Obama's right-hand man: Trump used our playbook to beat Clinton

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A forthcoming memoir by Obama confidant Ben Rhodes includes the startling admission that the 44th president’s inner circle should have seen Hillary Clinton’s 2016 loss coming – because President Trump was essentially using the Obama playbook to discredit her.

The New York Times published excerpts of the book, "The World As It Is," which describes outgoing President Barack Obama’s shock and disbelief at Trump’s election victory.

But Rhodes also seems to acknowledge that Trump used some of the same lines of attack employed by Obama during the hard-fought 2008 presidential primary against Clinton – minus what Rhodes describes as the “racism and misogyny.”

“I couldn’t shake the feeling that I should have seen it coming,” Rhodes writes in the book. “Because when you distilled it, stripped out the racism and misogyny, we’d run against Hillary eight years ago with the same message Trump had used: She’s part of a corrupt establishment that can’t be trusted to bring change.”

Ben Rhodes says in a forthcoming memoir that they should have seen Hillary Clinton's loss coming.

Ben Rhodes says in a forthcoming memoir that they should have seen Hillary Clinton's loss coming. (AP)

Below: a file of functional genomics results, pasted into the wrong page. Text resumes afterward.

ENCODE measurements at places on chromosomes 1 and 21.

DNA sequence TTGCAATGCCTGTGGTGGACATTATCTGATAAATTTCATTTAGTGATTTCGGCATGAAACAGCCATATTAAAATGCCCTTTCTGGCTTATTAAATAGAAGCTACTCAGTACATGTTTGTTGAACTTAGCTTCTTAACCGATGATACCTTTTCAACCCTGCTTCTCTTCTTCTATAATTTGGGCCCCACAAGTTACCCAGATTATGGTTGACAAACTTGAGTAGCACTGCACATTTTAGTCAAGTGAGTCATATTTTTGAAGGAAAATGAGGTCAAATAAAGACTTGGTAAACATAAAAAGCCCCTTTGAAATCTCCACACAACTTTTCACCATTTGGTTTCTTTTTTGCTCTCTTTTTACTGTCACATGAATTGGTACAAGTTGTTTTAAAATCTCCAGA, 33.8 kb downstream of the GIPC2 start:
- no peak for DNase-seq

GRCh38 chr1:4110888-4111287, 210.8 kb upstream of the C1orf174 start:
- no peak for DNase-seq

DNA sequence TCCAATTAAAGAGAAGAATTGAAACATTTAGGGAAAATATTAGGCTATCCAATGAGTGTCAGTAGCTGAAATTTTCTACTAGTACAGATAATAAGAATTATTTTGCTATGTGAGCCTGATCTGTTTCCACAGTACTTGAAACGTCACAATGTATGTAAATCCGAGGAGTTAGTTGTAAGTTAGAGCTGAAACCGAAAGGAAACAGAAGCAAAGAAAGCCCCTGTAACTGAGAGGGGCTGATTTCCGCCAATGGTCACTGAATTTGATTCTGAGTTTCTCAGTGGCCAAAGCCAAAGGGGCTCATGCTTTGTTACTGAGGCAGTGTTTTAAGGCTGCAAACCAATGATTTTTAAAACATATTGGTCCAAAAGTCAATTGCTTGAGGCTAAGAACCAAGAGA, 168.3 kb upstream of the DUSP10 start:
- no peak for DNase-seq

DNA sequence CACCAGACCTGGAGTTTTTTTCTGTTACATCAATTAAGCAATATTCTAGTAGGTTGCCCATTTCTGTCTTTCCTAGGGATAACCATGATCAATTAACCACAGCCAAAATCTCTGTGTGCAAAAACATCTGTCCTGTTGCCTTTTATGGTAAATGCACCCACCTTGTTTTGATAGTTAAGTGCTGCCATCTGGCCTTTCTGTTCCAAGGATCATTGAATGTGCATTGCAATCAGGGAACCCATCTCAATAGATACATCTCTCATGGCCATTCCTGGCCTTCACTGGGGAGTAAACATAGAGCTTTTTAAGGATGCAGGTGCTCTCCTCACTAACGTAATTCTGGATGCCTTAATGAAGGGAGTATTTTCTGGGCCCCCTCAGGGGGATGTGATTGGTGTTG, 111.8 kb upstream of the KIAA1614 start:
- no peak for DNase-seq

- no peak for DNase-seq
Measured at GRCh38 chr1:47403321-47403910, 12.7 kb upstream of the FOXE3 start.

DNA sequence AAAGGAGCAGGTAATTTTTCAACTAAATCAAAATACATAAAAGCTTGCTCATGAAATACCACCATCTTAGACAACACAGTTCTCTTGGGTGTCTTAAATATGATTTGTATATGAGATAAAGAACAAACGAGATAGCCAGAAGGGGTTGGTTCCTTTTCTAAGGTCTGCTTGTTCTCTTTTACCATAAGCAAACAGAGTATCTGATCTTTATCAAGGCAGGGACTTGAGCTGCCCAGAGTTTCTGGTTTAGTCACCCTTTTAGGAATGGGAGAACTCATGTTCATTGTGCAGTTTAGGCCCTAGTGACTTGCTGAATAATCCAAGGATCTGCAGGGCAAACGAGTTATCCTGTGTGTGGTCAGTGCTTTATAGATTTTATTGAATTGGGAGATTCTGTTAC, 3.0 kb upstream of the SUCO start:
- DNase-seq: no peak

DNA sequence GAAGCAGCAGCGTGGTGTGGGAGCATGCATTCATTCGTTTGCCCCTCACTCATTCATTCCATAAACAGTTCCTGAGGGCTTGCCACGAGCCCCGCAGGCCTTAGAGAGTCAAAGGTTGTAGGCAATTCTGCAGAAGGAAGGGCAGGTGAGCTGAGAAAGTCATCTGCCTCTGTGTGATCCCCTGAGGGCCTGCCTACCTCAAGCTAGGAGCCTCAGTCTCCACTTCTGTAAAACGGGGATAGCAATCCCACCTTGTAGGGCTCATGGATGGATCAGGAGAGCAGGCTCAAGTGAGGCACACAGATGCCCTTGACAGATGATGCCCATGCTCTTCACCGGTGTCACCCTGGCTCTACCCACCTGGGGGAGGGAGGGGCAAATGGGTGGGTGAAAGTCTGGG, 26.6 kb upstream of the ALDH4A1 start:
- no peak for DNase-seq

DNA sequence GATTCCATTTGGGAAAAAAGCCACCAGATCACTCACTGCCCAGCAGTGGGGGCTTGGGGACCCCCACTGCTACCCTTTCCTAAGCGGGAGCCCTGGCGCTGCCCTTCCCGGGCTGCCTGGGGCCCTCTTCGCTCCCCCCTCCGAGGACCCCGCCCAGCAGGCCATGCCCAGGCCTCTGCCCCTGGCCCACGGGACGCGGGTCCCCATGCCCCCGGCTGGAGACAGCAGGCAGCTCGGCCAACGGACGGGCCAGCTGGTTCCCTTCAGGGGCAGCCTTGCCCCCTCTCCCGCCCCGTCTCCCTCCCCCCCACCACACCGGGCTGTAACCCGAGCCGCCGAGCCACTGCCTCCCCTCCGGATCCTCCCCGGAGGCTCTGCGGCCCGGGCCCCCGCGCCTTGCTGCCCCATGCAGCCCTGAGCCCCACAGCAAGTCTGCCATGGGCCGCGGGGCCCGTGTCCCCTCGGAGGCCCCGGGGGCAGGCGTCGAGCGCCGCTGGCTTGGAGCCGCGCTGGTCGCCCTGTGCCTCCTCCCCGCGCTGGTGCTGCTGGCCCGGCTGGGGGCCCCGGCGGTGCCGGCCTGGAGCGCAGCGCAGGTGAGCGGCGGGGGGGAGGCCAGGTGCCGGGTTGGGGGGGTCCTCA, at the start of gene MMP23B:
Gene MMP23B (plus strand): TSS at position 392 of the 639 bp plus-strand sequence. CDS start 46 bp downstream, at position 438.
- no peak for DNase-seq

Obama ran in 2008 as the “change” candidate, rallying an enthusiastic base to defeat Clinton in the primary and later GOP nominee John McCain. In 2016 as in 2008, Clinton entered the race as the establishment favorite, only to be sidelined by an insurgent political newcomer.

Despite that admission by Rhodes, the book describes how Obama was distraught at the outcome.

“What if we were wrong?” Obama reportedly asked aides, as he struggled to come to terms with Clinton's defeat.

Obama remained alternately optimistic and dejected, according to Rhodes, who has been feted as an aspiring novelist-turned national security wunderkind.

“Sometimes I wonder whether I was 10 or 20 years too early,” Obama told aides, according to the memoir. “Maybe we pushed too far. ... Maybe people just want to fall back into their tribe.”

Rhodes was promoted from presidential speechwriter to deputy national security adviser under Obama. He held that post during the raid that killed Usama bin Laden, as well as the U.S. intervention in Libya and the signing of the Iran nuclear deal.

The possibility that Trump could unravel that legacy apparently weighed on Obama, Rhodes writes.


“I feel like Michael Corleone," Obama reportedly said, referencing "The Godfather" character as he prepared to hand over the White House to Trump. "I almost got out.”

According to Rhodes, he and Obama were not aware that the FBI had begun an investigation into the Trump campaign's dealings with Russia until after the election.

The book also touches on some foreign-policy melodrama as Obama made his exit from the world stage, amid a shifting geopolitical climate that included Brexit and rising disenchantment with globalism.

Chancellor Angela Merkel of Germany had a "single tear in her eye" when she and Obama parted for the last time, and Obama noted that "she's all alone" to defend his liberal principles, according to Rhodes.


In footage from an HBO documentary recording on election night in 2016, Rhodes himself was seen sitting alone outside on a bench, haltingly repeating that the situation was difficult to "process."